The Conservancy’s Kentucky River Palisades project encompasses about 100 river miles, stretching from Clays Ferry in Madison County to Frankfort in Franklin County. Most activity, to date, has occurred within the Central Palisades Corridor in Jessamine and Garrard counties.
The Kentucky River Palisades is a unique region boasting 450-million-year-old limestone cliffs, deep gorges, wet weather springs and a system of caves. The Conservancy works throughout the region to protect these habitats for the enjoyment of people and survival of unique wildlife. Some of the places we’ve protected over the years include: the Sally Brown, Crutcher & Wallace nature preserves, the Jessamine Creek Gorge Nature Preserve, the Jim Beam Nature Preserve and the Tom Dorman State Nature Preserve.
Trees The largest forested areas remaining in the Inner Bluegrass can be found along the Kentucky River. Beech and yellow poplars, also known as tulip trees, grow tall on terraces and on the banks of the river’s tributaries. Blue ash, chinquapin oak and sugar maple – with a special mixture of rock elm, yellowwood, and yellow buckeye – dominate the steep slopes at higher elevations.
Plants The Palisades region’s diverse landscapes harbor several rare and endangered plant species such as mountain lover, Svenson's wild-rye and cleft phlox – all candidates for federal listing. Snow trillium, a member of the lily family, occurs in the shallow limestone soils and is otherwise unknown anywhere else in Kentucky. The most unusual habitat for vegetation within the Palisades occurs on the rocky riverbanks, called the scour zone, where there is an abundance of big bluestem, wild oats, riverbank goldenrod, shrubby Saint-John's wort and tufted hair grass.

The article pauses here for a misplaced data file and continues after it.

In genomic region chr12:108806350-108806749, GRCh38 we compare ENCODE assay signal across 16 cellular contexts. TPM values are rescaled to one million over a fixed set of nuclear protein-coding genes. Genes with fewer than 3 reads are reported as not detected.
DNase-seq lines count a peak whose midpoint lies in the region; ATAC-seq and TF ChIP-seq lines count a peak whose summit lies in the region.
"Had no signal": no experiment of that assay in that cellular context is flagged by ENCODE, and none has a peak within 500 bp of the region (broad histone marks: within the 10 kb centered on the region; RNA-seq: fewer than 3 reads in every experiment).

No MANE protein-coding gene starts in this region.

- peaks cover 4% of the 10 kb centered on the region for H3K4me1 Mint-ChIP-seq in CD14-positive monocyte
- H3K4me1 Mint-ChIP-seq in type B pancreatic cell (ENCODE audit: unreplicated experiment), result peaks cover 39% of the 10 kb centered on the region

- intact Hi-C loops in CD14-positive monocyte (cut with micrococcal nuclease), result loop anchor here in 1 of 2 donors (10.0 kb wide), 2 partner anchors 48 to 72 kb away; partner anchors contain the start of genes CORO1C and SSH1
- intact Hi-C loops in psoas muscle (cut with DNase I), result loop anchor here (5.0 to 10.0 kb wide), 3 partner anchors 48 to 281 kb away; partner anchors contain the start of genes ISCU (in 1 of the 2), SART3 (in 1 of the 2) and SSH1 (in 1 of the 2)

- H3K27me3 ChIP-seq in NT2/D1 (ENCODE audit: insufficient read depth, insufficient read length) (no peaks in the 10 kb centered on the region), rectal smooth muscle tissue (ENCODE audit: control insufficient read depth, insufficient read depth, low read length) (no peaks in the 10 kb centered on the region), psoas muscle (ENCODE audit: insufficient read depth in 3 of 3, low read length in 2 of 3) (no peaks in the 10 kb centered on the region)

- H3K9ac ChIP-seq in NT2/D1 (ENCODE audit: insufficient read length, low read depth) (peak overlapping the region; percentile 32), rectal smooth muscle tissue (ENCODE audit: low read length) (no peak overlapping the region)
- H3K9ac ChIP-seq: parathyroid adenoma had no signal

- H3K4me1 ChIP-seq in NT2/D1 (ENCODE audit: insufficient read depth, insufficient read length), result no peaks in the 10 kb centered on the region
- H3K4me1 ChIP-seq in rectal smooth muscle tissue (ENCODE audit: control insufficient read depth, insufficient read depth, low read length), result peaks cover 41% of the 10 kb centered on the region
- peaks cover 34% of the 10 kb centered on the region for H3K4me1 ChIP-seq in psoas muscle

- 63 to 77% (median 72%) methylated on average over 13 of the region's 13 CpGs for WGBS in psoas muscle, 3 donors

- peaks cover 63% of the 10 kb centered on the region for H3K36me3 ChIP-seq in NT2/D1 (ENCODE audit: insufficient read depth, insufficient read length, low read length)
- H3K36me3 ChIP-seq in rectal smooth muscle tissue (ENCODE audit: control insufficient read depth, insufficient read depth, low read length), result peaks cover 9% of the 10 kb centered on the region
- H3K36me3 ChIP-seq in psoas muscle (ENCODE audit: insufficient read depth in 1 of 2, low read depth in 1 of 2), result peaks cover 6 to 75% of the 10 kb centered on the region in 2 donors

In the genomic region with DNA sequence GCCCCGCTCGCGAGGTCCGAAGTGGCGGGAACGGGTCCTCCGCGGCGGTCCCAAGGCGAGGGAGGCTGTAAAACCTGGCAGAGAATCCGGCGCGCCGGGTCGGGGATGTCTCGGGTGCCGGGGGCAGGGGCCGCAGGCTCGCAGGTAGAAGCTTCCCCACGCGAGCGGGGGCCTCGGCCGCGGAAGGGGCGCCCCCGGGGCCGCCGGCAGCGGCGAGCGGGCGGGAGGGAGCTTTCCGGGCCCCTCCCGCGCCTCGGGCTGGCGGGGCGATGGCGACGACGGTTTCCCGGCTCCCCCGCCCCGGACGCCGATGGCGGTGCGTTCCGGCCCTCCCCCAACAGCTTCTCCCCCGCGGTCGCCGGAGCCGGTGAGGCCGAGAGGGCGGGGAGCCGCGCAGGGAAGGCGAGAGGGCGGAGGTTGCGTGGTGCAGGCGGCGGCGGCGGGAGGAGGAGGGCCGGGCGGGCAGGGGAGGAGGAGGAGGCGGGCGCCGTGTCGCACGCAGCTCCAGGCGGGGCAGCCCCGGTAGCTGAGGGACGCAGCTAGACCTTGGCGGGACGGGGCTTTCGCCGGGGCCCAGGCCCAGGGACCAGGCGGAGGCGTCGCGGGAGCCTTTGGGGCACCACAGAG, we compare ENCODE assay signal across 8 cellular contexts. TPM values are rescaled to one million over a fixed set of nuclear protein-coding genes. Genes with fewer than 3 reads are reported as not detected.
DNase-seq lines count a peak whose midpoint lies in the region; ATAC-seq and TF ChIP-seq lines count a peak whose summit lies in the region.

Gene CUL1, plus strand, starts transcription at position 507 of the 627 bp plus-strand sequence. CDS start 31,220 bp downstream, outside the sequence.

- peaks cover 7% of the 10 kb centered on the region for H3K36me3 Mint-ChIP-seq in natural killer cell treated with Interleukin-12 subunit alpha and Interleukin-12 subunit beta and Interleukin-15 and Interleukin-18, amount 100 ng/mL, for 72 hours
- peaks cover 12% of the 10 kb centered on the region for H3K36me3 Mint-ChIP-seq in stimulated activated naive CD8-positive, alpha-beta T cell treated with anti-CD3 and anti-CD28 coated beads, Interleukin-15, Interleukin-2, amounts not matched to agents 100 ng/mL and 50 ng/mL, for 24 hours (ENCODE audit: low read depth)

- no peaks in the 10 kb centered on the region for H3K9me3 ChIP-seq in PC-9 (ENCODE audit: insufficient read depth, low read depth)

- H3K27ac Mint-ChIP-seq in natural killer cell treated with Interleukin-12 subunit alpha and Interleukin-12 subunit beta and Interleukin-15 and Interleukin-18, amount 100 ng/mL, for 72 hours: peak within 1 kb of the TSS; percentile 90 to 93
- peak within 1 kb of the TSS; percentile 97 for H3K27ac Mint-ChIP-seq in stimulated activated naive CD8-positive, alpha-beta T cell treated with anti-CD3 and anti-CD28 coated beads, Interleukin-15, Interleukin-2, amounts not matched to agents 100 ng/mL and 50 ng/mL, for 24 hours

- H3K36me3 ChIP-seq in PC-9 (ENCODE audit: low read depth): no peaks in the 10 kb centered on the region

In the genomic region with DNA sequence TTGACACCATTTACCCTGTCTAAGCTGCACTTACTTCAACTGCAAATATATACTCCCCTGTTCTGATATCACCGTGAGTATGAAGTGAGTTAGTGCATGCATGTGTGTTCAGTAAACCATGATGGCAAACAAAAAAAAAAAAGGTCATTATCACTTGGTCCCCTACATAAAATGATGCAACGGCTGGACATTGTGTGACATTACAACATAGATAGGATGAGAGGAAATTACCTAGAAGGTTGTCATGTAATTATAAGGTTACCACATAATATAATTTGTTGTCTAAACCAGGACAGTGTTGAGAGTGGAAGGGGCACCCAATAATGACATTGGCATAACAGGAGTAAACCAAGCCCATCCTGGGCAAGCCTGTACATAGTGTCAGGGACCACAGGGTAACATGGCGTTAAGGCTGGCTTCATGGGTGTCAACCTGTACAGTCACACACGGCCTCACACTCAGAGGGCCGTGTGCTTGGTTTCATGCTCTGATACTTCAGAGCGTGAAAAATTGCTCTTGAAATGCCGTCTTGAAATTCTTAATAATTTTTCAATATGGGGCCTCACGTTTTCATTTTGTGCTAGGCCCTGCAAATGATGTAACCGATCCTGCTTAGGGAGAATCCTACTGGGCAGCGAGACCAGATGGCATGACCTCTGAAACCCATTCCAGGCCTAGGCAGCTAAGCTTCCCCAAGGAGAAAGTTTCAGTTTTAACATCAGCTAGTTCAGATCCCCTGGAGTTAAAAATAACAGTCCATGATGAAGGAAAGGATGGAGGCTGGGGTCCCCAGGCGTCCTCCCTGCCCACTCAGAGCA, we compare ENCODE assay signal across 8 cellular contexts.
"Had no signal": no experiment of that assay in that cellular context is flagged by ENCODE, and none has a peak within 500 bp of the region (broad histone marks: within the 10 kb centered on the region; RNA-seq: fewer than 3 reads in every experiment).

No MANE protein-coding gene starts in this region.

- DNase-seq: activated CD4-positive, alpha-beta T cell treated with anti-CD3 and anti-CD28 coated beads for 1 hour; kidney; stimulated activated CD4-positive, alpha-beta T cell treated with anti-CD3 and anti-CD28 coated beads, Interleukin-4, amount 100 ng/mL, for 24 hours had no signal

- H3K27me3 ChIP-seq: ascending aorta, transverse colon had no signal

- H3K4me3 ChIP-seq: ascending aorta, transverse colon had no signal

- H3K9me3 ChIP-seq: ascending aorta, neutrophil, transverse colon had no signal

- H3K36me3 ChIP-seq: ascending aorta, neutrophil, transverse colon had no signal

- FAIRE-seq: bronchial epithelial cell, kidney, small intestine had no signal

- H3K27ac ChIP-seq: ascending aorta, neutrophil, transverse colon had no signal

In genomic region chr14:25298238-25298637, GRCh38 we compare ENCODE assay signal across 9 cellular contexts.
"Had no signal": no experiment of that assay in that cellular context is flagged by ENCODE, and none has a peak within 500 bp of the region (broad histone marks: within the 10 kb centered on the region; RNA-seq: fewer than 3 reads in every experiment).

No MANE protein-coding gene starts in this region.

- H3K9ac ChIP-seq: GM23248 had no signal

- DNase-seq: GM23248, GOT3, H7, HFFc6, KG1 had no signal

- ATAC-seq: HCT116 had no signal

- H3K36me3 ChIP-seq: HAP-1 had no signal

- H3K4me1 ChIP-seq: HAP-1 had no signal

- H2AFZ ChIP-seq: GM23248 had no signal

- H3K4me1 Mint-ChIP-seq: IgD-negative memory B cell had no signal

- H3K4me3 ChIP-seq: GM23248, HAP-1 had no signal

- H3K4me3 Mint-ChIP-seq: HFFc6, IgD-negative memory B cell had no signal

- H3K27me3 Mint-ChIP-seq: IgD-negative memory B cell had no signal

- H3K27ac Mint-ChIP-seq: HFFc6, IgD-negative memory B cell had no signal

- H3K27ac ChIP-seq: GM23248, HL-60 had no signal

Animals The Kentucky River Palisades hosts endangered bats which inhabit caves along the spectacular cliffs. Salamanders washed down from eastern Kentucky on the crests of floods now dwell high above the river and are found nowhere else in central Kentucky. Bobcats still roam the more remote portions of the Palisades. Great blue herons glide over the water, kingfishers perch on branches above the river's edge, and endangered peregrine falcons once again wheel and soar gracefully above the landscape.
Help Us Protect the Kentucky River Palisades!
Over the years, minimal zoning restrictions fueling home development along the Kentucky River combined with the rapid growth of cities such as Lexington, Nicholasville, Frankfort and Richmond jeopardizes this unique natural setting which harbors unique wildlife, filters water and fuels the spirit of residents and visitors. We're working with the following partners to protect this spectacular landscape: U.S. Fish & Wildlife Service, National Fish & Wildlife Foundation, Kentucky State Nature Preserves Commission, Kentucky Department of Fish and Wildlife Resources, Kentucky Division of Forestry, Kentucky Division of Conservation – Purchase of Agricultural Conservation Easements (PACE) Program, Bluegrass Sportsman’s League, Shaker Village at Pleasant Hill, Kentucky River Authority, Jessamine County Government, Heritage Land Conservation Board.
Contact The Nature Conservancy of Kentucky to find out how you can support these efforts!